Analysts are drowning in the amount of data provided by Army sensors and those of the military writ large. And often unsaid is the burden that this overload places on the network.
“Over time, regardless of what is happening in CENTCOM or AFRICOM or in EUCOM, the demand for the aerial sensors has always increased,” Mark Kitz, director of the System of Systems Engineering team at Program Executive Office for Intelligence, Electronic Warfare and Sensors, said Aug. 9 during a panel discussion at TechNet Augusta in August, Georgia.
“Our footprint forward has decreased significantly. The intelligence community has put a lot of investment and a lot of time and a lot of capability in putting sensors forward [and] having soldiers here in [the continental United States] processing those sensors.”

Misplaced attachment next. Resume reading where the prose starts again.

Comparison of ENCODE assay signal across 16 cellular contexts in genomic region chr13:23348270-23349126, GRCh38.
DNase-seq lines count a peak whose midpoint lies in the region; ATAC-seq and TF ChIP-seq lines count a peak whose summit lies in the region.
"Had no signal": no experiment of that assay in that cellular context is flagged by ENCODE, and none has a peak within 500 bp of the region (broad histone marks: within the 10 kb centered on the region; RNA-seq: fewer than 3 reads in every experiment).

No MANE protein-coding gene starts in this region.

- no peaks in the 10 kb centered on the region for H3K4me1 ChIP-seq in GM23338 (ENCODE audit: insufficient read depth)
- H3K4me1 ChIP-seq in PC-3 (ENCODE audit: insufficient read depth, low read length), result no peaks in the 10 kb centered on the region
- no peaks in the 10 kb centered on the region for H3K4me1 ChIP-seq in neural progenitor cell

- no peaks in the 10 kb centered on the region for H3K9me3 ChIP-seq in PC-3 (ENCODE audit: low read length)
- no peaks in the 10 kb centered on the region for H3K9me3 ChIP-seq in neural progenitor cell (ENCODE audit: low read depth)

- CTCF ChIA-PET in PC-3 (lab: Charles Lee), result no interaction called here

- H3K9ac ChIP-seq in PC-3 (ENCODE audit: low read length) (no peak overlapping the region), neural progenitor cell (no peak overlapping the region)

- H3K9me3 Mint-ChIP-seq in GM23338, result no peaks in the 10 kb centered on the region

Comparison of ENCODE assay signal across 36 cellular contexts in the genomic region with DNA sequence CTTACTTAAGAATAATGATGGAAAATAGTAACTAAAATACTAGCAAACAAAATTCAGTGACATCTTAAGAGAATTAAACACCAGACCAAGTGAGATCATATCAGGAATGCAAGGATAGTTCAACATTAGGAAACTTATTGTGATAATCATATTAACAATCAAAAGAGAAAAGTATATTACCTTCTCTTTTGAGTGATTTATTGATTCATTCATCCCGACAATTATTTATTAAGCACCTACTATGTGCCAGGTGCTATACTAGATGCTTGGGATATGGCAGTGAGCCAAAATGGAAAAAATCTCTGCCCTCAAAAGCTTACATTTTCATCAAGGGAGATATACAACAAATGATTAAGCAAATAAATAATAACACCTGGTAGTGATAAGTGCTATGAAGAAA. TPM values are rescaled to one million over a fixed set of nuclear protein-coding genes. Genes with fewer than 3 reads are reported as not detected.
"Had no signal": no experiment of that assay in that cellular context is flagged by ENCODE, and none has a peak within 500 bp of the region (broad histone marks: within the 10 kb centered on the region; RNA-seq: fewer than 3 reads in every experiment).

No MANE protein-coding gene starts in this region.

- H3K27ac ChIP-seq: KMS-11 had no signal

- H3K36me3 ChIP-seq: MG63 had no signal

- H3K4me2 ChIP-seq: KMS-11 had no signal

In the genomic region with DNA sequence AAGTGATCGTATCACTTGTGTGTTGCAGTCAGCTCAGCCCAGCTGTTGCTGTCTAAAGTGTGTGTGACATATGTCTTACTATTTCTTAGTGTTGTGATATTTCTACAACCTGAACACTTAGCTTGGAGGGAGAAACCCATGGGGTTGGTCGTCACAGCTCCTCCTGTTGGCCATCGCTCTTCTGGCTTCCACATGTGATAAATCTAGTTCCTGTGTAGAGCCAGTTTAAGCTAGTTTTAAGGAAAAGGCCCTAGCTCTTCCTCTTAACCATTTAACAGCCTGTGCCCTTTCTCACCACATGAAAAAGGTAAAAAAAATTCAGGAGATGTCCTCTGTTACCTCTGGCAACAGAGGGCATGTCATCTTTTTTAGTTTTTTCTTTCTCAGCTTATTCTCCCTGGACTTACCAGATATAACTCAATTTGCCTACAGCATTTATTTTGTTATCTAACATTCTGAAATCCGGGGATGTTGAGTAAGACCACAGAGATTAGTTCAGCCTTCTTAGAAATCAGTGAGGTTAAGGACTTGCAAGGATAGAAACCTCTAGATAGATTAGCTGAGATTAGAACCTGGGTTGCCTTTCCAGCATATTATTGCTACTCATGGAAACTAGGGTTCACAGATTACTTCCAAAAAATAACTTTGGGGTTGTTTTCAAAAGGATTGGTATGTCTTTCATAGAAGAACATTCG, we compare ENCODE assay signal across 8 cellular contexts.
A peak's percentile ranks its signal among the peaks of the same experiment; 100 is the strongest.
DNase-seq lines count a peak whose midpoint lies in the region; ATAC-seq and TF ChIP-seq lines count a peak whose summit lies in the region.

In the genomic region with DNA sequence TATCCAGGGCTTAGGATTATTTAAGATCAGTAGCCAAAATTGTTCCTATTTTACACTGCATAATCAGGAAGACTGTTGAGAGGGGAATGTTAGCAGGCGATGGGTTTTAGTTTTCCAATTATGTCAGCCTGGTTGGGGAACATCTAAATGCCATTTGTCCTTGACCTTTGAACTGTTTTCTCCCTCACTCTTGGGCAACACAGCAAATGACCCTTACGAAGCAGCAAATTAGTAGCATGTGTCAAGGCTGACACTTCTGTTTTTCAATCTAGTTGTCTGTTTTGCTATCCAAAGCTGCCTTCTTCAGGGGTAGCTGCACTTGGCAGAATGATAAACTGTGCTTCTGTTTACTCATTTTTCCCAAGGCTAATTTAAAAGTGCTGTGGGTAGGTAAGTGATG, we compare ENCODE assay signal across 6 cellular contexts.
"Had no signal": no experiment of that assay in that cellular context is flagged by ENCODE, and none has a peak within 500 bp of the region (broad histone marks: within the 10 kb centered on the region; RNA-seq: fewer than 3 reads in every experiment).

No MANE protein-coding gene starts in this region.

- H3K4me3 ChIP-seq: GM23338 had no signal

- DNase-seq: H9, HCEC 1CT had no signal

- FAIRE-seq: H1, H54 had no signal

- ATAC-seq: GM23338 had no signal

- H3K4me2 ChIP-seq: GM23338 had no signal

While acknowledging this is a great capability, Kitz said it places a significant burden on the network. This problem will only get worse in the next 10 years with the increase in boxes and sensors, he added.
“So the challenge that our PEO is relaying to industry … is: How do we get more information, how do we still deliver that accurate and timely information whether that’s intelligence, whether that’s video for integrated base defense, whether that’s situational awareness on our survivability platforms?” he said. “How do we get all of that capability that we need without burdening the network anymore? Don’t assume that network is going to get thicker and broader and [be] there for us.”
Mark Pomerleau is a reporter for C4ISRNET, covering information warfare and cyberspace.